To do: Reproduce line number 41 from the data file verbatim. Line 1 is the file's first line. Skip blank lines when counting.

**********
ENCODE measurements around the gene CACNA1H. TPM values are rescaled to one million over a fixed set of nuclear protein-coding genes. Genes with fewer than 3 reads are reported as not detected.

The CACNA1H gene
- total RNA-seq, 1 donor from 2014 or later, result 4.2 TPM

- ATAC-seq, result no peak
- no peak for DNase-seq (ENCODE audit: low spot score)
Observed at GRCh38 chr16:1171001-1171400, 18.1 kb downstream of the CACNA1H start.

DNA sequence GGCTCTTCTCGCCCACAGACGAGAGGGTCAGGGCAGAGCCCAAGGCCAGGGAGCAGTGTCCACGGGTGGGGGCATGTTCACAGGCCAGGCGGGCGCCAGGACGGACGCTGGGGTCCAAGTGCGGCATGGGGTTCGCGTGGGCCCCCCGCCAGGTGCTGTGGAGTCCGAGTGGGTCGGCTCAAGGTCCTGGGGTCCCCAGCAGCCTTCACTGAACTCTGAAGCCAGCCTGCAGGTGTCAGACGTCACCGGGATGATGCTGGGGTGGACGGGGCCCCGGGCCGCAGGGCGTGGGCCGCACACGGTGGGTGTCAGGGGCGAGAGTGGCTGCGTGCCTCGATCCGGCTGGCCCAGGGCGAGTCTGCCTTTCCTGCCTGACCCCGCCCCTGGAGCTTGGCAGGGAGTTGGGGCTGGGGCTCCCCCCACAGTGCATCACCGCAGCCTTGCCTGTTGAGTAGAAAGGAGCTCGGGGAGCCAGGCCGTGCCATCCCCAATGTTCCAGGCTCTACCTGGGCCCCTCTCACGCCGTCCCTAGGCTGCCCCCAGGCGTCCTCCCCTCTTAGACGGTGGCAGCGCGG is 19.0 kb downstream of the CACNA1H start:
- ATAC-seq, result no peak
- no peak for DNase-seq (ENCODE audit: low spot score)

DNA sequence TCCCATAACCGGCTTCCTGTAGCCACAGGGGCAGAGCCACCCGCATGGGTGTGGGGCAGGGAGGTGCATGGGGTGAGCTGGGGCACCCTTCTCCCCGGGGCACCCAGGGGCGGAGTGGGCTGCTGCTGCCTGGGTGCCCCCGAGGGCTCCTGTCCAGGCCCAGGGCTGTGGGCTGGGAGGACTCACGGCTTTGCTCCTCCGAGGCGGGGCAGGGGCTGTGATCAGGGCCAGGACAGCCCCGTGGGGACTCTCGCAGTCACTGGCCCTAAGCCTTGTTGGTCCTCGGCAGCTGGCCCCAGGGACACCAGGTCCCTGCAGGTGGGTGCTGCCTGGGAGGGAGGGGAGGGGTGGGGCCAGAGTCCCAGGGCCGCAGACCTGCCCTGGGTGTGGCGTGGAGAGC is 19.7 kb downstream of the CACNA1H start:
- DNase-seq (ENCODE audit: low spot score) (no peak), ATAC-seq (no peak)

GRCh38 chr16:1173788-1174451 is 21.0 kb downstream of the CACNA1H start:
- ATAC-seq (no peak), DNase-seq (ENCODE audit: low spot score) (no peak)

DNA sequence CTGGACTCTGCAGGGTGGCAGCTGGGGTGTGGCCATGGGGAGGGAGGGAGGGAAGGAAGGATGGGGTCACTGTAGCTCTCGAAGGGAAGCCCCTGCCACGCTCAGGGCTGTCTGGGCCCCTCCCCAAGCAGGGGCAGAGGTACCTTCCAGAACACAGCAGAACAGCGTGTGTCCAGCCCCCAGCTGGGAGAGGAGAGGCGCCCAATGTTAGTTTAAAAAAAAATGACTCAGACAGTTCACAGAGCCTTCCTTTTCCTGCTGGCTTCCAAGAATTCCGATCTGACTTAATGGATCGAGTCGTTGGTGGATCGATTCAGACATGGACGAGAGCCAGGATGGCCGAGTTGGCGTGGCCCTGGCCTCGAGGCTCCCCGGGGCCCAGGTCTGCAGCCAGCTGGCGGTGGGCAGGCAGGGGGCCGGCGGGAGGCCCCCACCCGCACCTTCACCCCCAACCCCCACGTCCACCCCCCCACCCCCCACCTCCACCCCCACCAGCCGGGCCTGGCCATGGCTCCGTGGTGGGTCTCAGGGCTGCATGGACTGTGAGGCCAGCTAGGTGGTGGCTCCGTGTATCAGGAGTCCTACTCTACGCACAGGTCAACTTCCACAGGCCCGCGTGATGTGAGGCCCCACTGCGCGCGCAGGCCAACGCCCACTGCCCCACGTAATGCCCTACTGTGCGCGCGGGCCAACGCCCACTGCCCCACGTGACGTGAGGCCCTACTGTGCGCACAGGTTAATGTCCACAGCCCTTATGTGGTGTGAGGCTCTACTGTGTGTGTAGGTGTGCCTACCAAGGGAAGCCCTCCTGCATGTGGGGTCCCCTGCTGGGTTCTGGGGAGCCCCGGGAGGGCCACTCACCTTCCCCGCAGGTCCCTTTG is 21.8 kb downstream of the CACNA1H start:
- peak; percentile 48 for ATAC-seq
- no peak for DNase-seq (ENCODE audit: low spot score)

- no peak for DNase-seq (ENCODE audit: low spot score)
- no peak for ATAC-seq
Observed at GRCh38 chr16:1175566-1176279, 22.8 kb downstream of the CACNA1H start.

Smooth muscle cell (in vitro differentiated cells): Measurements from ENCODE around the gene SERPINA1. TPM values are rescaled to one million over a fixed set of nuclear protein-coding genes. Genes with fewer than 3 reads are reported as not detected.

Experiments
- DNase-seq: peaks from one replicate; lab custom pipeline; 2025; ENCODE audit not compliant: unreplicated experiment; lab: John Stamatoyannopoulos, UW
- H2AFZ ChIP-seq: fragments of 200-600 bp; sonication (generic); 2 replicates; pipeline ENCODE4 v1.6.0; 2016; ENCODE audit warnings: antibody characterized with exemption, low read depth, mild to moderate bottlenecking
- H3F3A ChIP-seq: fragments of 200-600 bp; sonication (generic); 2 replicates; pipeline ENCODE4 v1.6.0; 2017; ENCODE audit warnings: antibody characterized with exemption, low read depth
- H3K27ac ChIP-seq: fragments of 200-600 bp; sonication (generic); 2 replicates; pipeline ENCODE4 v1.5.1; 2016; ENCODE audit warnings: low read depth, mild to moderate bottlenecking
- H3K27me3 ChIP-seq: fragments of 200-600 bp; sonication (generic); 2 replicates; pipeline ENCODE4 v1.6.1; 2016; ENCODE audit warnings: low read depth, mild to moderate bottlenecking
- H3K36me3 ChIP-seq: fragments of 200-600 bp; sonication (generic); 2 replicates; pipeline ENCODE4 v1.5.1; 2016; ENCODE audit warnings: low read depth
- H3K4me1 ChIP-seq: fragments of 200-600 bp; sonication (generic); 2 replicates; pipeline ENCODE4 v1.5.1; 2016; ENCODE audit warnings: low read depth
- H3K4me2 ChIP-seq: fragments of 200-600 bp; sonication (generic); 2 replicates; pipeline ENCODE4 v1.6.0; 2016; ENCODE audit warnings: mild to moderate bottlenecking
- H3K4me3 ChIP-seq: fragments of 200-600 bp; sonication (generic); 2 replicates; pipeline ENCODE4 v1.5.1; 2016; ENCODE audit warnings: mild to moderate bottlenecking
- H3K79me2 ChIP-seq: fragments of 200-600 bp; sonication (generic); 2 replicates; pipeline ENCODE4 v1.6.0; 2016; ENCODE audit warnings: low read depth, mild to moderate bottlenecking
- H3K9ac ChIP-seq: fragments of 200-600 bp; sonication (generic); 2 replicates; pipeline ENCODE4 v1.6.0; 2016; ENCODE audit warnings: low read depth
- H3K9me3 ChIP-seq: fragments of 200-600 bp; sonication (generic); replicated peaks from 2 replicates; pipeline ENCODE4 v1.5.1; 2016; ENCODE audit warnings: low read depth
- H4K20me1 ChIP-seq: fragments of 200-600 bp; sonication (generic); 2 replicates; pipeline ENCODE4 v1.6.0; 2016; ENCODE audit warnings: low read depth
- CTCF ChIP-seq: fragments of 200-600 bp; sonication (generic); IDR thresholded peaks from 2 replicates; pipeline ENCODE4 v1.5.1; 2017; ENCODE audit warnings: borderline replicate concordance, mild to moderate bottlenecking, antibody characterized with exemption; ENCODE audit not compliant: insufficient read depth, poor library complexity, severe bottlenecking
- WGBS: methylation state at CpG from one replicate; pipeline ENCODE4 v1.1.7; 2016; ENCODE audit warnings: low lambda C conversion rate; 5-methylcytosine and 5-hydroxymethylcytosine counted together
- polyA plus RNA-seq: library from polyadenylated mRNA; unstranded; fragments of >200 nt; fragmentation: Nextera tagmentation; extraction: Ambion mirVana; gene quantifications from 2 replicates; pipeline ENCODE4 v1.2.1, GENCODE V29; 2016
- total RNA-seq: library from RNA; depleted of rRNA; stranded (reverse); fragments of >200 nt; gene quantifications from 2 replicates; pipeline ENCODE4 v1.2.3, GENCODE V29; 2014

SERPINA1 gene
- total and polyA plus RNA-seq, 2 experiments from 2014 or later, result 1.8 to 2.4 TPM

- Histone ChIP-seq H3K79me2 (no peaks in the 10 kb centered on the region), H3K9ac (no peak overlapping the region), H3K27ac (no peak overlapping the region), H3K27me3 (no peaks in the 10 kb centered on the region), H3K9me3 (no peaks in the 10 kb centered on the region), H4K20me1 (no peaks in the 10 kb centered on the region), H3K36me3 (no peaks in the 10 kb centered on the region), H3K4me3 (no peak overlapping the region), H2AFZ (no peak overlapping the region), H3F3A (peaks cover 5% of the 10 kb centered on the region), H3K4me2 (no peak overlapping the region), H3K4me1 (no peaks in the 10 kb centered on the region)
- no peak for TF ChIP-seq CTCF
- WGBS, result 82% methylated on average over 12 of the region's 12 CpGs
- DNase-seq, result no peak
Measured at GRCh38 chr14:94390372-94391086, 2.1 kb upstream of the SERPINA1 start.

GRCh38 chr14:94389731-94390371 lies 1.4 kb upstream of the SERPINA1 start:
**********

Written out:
- Histone ChIP-seq H3K79me2 (no peaks in the 10 kb centered on the region), H3K9ac (no peak overlapping the region), H3K27ac (no peak overlapping the region), H3K27me3 (no peaks in the 10 kb centered on the region), H3K9me3 (no peaks in the 10 kb centered on the region), H4K20me1 (no peaks in the 10 kb centered on the region), H3K36me3 (no peaks in the 10 kb centered on the region), H3K4me3 (no peak overlapping the region), H2AFZ (no peak overlapping the region), H3F3A (peaks cover 5% of the 10 kb centered on the region), H3K4me2 (no peak overlapping the region), H3K4me1 (no peaks in the 10 kb centered on the region)